Nîkihk Cleaning Products to open store, art workshop in Saskatoon
- NC Raine | September 23, 2021
The creation and success of First Nations-owned nîkihk Cleaning Products has been a silver lining in the grey cloud of the pandemic.
The company, owned by Battleford Agency Tribal Chiefs (BATC), will open its own store at Midtown Plaza in downtown Saskatoon in mid-October.
Nîkihk has grown like wildflowers since beginning in March 2020. It has already sold about 80,000 cleaning kits, and their products can be found in about 25 retail stores in most Saskatchewan cities.
“This location is perfect. This will be a place that hopefully will act as a learning place, where we can promote our languages, customs, our arts and our gifts,” said Neil Sasakamoose, BATC Executive Director and President of nîkihk.
The Midtown location will be more than a retail space: it will also house a workshop for local Indigenous artisans and craftspeople to work on and showcase their products. Because nîkihk has provided the opportunity for Indigenous people to create products grounded in local traditions and customs, they want to make space for others to do the same, Sasakamoose said.
“We will bring people who are great with their artistic vision. People who can interpret culture and traditions into art. This is what this place will represent. This will be a place where local artists can come and create,” he said.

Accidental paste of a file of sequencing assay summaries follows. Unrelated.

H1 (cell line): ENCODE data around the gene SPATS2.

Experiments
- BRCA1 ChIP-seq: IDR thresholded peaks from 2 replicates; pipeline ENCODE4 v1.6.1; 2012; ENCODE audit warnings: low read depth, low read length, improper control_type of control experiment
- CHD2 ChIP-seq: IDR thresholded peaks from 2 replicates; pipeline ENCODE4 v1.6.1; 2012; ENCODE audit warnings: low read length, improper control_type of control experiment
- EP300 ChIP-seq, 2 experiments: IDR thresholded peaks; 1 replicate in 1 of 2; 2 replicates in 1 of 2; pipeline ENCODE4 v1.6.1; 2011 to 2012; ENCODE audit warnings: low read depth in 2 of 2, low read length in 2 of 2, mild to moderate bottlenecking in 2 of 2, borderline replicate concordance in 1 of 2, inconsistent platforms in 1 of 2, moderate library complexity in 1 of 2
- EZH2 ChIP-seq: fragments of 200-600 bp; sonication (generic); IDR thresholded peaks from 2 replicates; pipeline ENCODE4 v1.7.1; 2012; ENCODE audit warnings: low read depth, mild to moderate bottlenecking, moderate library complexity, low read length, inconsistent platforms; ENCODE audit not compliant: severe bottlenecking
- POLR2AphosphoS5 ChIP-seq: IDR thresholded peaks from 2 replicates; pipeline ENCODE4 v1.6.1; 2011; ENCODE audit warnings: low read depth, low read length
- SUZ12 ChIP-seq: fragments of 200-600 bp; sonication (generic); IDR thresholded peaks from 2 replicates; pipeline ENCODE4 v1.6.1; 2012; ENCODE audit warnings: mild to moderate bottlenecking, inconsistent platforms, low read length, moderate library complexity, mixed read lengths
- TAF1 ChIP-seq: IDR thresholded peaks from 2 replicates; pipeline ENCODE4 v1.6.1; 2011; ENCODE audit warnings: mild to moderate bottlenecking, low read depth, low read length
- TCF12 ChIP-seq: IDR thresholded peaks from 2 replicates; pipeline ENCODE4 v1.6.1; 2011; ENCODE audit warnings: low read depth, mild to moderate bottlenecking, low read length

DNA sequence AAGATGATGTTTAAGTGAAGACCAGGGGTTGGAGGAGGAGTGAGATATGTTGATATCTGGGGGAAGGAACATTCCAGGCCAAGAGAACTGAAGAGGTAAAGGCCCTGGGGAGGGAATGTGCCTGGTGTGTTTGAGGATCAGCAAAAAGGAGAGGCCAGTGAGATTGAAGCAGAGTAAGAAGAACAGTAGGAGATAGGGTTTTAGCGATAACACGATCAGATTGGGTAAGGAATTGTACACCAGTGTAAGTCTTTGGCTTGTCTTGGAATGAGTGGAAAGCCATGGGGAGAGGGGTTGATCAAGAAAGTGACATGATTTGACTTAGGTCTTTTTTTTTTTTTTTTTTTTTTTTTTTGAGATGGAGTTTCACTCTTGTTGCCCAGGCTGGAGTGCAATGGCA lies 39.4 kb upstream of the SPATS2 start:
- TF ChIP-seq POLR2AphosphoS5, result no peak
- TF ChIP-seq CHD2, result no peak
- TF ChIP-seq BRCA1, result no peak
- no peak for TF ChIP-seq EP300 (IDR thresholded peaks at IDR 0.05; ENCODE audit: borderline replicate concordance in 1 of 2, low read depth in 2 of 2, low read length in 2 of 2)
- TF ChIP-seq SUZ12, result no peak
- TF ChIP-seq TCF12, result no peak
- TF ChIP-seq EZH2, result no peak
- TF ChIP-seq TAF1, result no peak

Vice Chief David Pratt of the Federation of Sovereign Indigenous Nations (FSIN) applauds the business, which he says is good for everyone.
“Things like this are so important for our Tribal Councils and for our 74 First Nations. We start to see our people get involved in the economy. That's so good because it just doesn't benefit Indigenous people, it benefits non-Indigenous people as well. So we're really happy and pleased to see entities like this get developed and business opportunities get created for our people. We know this is just the tip of the iceberg,” he said.
Nîkihk's success was born out of a necessity to supply First Nations with cleaning and sanitation products at the beginning of the pandemic, when supplies were short. After meeting with Saskatoon-based cleaning company EnvironWay, BATC sought Elders and Knowledge Keepers to collaborate on a product that incorporates local plants.
Women are at the forefront of the company, from the beginning and going forward, Sasakamoose said.
“I can't say enough about our strong women leaders,” he said.
“They have been essential. It's our Elders, women and ladies, who named it, they gave us permission to use the products… as long as you listen and follow things in order, you'll be fine. When you get out of that order, you'll get in trouble.”